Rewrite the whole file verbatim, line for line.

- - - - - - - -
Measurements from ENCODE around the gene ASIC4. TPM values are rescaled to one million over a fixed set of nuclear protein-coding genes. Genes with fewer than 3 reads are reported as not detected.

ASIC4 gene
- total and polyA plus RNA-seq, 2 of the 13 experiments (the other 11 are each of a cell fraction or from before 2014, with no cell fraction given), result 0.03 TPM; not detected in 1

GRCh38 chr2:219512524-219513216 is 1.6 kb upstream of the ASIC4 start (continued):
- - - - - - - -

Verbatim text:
Measurements from ENCODE around the gene ASIC4. TPM values are rescaled to one million over a fixed set of nuclear protein-coding genes. Genes with fewer than 3 reads are reported as not detected.

ASIC4 gene
- total and polyA plus RNA-seq, 2 of the 13 experiments (the other 11 are each of a cell fraction or from before 2014, with no cell fraction given), result 0.03 TPM; not detected in 1

GRCh38 chr2:219512524-219513216 is 1.6 kb upstream of the ASIC4 start (continued):